Side bets work similarly. Casinos have added them to blackjack tables so they can massively increase their advantage over players. Players play them because they offer bigger potential payouts, like 40:1, 100:1, or even 1,000:1. However, that potential comes at a huge cost. The most common side bets have between a 3.5 and 17% house edge. Think about that… the side bet has a 7x to 34x larger house edge than playing perfect basic strategy. If you want to play smarter blackjack, avoid the silly side bets and your money will last you a lot longer.

#1 – You Believe in ANY Betting Strategy that isn’t Based on Card Counting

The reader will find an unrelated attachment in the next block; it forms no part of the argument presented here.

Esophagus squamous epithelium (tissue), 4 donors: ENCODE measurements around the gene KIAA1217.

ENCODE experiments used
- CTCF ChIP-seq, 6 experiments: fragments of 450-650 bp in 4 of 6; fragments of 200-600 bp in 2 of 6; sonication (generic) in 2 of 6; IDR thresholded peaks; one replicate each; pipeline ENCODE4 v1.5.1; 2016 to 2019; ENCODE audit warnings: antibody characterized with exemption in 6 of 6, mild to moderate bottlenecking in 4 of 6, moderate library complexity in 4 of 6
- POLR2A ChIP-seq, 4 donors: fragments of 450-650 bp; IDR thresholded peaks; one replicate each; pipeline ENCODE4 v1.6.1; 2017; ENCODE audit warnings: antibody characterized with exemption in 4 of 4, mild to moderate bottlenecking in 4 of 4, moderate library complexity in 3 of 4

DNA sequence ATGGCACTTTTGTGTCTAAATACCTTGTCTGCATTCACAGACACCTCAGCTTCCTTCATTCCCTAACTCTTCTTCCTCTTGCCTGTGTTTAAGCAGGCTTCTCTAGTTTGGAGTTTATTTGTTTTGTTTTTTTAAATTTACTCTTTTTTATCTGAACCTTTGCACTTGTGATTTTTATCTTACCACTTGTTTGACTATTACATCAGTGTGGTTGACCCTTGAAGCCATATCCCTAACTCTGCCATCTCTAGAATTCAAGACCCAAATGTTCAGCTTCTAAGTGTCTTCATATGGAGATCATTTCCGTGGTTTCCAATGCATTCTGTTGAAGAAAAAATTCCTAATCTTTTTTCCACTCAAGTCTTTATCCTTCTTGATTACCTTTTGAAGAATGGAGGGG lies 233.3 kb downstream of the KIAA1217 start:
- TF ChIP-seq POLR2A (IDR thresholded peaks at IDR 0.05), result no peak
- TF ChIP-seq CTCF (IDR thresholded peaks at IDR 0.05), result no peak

Martingale, progressive betting, pressing your bets, hunches, or making random bets will not work over the long haul. Don’t believe me? Prove it with a computer simulation. I’ve shown the results of several common gambling strategies on my YouTube channel. Or you can simply google it and actuaries have likely run the numbers for you. If they haven’t, do it yourself with blackjack simulation software. If you can’t prove it with math, then it’s a faulty system. However, there is a betting system that math has proven to work…